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View Full Version : L'Oreal is attempting to 3D print living hair follicles



rbrown
10-10-2016, 10:38 AM
http://www.mirror.co.uk/science/baldness-could-finally-cured-thanks-9000341

allTheGoodNamesAreTaken
10-10-2016, 08:16 PM
"These come from alopecia patients, after hair surgery, but it is also possible to take a patient’s own cells and multiply them in a laboratory."

As far as I'm aware, cell multiplication is the thing that's been holding hair cloning back anyway - the cells degrade more with each generation they're multiplied into.

rbrown
10-11-2016, 08:17 AM
"These come from alopecia patients, after hair surgery, but it is also possible to take a patient’s own cells and multiply them in a laboratory."

As far as I'm aware, cell multiplication is the thing that's been holding hair cloning back anyway - the cells degrade more with each generation they're multiplied into.

Cosmetic companies have loads of money and finally one of them seems interested in investing in finding a real treatment not some bullshit lotion. So just keep our fingers crossed.

BoSox
10-11-2016, 11:32 AM
Cosmetic companies have loads of money and finally one of them seems interested in investing in finding a real treatment not some bullshit lotion. So just keep our fingers crossed.

Yes! They seem really confident as well. I haven't seen anything mentioned about time. How far are they in this ?

allTheGoodNamesAreTaken
10-11-2016, 04:58 PM
Cosmetic companies have loads of money and finally one of them seems interested in investing in finding a real treatment not some bullshit lotion. So just keep our fingers crossed.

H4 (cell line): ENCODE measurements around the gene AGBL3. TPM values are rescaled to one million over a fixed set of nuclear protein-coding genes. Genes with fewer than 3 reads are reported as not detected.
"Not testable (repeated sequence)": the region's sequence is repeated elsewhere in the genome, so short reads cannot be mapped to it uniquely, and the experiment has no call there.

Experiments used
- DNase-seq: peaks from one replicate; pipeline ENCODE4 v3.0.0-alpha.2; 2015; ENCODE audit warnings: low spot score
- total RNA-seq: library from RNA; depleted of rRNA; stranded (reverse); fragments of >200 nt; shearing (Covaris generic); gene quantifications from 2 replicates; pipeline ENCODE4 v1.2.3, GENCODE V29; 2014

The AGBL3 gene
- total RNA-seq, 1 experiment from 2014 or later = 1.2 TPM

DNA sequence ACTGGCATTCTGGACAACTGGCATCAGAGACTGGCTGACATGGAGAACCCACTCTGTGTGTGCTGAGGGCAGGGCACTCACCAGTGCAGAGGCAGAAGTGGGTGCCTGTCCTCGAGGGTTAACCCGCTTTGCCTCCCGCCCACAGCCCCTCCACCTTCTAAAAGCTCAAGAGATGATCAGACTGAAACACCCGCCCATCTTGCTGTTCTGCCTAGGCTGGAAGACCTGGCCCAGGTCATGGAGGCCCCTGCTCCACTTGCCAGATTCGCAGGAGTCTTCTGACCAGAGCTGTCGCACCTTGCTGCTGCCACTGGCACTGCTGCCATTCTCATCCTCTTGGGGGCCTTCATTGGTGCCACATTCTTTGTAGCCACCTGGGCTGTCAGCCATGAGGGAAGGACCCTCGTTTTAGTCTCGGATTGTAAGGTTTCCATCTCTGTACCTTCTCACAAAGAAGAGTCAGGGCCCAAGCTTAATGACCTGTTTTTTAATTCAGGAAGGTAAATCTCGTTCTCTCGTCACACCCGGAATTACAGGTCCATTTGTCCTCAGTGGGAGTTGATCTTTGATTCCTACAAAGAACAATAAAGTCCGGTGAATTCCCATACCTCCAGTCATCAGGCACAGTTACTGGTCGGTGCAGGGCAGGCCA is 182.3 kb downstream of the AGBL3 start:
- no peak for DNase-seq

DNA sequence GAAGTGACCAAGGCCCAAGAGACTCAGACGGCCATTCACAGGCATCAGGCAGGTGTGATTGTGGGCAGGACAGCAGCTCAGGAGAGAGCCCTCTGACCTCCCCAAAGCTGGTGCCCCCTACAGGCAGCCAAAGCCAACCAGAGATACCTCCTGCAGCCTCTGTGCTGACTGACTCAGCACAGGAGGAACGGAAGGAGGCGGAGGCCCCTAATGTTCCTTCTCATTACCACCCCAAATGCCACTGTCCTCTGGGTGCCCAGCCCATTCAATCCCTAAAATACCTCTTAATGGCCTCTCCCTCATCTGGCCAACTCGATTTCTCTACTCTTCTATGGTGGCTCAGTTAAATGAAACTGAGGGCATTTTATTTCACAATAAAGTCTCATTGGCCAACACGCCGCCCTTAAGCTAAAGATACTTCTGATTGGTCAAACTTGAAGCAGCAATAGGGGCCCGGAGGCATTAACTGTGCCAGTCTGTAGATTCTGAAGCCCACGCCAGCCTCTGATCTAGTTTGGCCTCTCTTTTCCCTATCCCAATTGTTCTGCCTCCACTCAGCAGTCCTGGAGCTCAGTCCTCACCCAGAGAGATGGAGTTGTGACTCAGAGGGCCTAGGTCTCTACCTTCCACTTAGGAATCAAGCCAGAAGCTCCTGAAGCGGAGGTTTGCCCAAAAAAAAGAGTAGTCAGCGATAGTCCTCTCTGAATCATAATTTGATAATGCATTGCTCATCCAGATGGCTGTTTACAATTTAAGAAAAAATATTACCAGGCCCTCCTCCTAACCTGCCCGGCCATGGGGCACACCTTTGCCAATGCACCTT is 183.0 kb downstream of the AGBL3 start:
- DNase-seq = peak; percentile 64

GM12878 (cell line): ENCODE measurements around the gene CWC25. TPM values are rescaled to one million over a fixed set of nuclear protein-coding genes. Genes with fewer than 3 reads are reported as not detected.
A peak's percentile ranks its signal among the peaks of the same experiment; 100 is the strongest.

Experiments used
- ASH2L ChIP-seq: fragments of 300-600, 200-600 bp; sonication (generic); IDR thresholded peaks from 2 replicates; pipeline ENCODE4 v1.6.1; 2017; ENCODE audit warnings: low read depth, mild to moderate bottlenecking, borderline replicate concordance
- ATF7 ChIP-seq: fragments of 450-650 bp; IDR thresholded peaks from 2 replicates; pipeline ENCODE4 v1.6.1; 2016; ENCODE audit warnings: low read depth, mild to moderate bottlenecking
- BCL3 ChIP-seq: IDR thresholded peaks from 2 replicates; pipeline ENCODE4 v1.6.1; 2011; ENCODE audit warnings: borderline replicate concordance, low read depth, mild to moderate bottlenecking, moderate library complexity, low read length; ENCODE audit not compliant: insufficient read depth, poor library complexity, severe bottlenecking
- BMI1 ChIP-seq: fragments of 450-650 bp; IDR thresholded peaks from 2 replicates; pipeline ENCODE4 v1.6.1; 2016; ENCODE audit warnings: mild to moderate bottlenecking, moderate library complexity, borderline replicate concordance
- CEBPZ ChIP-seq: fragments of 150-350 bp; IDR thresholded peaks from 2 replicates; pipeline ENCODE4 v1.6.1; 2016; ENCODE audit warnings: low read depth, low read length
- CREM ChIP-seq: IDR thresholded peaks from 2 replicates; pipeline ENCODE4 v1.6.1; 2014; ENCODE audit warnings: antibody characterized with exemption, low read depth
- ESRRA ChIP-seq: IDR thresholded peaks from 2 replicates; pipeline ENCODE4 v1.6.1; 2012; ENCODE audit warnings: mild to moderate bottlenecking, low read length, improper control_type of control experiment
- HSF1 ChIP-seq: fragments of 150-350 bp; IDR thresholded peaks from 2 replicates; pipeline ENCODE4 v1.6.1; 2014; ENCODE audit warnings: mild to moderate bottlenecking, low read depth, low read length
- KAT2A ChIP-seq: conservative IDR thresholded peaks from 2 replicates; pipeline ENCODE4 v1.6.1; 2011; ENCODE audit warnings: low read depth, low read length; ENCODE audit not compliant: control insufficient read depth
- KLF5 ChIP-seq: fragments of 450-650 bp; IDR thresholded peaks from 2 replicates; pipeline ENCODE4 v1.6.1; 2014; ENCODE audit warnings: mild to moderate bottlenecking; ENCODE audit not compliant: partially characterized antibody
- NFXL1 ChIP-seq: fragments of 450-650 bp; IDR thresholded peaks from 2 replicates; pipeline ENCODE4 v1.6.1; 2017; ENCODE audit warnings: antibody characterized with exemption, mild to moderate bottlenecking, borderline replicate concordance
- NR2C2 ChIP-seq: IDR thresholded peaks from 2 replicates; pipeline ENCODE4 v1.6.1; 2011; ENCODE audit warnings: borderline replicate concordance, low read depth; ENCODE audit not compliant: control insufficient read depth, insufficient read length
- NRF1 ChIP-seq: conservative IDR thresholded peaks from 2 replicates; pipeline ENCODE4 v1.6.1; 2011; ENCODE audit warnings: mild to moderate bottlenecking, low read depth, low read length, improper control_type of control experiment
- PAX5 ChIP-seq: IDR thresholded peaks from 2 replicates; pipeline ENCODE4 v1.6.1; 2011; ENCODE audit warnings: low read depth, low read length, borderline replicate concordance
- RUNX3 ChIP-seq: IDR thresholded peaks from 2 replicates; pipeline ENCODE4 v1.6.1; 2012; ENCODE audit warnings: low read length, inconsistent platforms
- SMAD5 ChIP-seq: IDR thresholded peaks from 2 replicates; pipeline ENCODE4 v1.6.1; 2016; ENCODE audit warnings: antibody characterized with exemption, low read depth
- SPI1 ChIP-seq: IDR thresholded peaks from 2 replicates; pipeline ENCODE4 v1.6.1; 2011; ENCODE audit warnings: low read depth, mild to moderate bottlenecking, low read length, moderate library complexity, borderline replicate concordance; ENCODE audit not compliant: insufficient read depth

I hope they crack it... but if it comes down to getting cells to multiply through enough generations without degrading, I'd bet on one of the teams that have already had a few years' headstart on the problem.

Swooping
10-25-2016, 06:04 PM
I hope they crack it... but if it comes down to getting cells to multiply through enough generations without degrading, I'd bet on one of the teams that have already had a few years' headstart on the problem.

http://global.kyocera.com/news/2016/0702_nfid.html

Tsuji is very close to cracking the culturing problem.

Ibra
10-26-2016, 02:16 AM
The cure is here soon my friends ! I want a pitt hairline :)

BoSox
10-26-2016, 12:29 PM
The cure is here soon my friends ! I want a pitt hairline :)

Source ?

garethbale
10-26-2016, 03:21 PM
The cure is here soon my friends ! I want a pitt hairline :)

In theory it may be here soon, i.e. proof of concept.

In practice however, it's years away.

allTheGoodNamesAreTaken
10-26-2016, 06:59 PM
http://global.kyocera.com/news/2016/0702_nfid.html

Tsuji is very close to cracking the culturing problem.

I've been somewhat aware of his approach but hadn't yet seen anything not involving a mouse study.

Swooping
10-27-2016, 12:54 PM
I've been somewhat aware of his approach but hadn't yet seen anything not involving a mouse study.

True, but observations in actual humans heavily support his science. If he cracks the culturing problem we will probably finally have a "functional cure" for almost anyone. It still remains to be seen when he cracks it though. They are confident it will happen short term. Finally after many years we have something in sight that might really be "it".

allTheGoodNamesAreTaken
10-27-2016, 03:38 PM
True, but observations in actual humans heavily support his science. If he cracks the culturing problem we will probably finally have a "functional cure" for almost anyone. It still remains to be seen when he cracks it though. They are confident it will happen short term. Finally after many years we have something in sight that might really be "it".

Well it seems almost inevitable to me, all they have to do is create the right environment and then the cells know what to do.